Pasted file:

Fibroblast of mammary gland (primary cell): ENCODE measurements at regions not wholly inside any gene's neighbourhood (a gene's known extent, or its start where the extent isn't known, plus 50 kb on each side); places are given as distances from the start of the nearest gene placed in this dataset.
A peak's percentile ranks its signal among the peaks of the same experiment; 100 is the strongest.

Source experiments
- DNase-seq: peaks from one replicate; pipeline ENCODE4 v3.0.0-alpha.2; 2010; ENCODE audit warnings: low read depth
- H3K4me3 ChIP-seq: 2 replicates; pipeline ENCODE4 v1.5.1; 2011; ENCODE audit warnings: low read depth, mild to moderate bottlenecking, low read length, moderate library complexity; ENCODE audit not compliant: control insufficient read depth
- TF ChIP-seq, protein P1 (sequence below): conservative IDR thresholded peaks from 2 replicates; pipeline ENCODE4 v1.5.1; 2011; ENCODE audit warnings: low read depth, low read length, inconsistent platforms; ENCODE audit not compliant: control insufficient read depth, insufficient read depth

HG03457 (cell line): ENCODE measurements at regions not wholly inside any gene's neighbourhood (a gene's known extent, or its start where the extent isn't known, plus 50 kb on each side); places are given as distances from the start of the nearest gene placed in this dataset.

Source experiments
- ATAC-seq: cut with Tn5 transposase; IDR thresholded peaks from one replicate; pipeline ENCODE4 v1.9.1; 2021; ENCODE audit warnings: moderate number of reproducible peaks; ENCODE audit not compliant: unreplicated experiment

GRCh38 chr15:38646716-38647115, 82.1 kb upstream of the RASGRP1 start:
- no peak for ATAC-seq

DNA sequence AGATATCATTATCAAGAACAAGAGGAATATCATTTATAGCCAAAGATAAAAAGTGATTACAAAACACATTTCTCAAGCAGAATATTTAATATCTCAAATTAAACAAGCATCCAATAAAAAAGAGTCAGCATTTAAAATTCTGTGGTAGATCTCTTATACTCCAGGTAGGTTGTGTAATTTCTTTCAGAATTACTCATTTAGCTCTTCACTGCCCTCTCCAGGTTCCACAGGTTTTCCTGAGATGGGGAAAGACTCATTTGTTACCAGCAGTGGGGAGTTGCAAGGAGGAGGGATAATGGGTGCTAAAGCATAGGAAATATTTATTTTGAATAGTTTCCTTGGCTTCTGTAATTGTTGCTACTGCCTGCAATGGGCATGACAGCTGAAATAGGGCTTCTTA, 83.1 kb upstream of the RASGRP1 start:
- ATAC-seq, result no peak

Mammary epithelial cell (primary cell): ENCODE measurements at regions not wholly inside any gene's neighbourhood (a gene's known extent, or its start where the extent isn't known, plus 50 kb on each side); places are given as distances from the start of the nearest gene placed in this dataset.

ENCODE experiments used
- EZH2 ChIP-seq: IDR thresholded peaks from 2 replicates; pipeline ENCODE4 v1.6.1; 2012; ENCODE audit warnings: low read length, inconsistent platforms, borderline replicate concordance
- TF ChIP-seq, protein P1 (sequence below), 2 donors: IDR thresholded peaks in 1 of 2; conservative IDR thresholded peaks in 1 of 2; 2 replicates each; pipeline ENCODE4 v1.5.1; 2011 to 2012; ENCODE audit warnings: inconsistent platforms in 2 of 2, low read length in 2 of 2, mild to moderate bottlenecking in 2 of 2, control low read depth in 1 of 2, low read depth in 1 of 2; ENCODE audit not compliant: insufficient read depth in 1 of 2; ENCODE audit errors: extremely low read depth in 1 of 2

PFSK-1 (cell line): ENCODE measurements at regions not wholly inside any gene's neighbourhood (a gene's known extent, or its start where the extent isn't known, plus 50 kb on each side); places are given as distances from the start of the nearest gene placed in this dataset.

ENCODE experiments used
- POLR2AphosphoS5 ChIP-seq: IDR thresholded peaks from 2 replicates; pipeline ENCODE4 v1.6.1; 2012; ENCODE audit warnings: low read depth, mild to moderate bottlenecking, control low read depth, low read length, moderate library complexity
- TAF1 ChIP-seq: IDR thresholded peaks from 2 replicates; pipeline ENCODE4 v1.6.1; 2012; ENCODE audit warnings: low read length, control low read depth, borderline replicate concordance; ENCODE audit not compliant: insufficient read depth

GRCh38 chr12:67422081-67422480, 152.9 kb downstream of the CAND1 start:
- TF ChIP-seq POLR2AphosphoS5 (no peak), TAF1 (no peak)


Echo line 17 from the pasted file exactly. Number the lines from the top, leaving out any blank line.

- TF ChIP-seq, protein P1 (sequence below), 2 donors: IDR thresholded peaks in 1 of 2; conservative IDR thresholded peaks in 1 of 2; 2 replicates each; pipeline ENCODE4 v1.5.1; 2011 to 2012; ENCODE audit warnings: inconsistent platforms in 2 of 2, low read length in 2 of 2, mild to moderate bottlenecking in 2 of 2, control low read depth in 1 of 2, low read depth in 1 of 2; ENCODE audit not compliant: insufficient read depth in 1 of 2; ENCODE audit errors: extremely low read depth in 1 of 2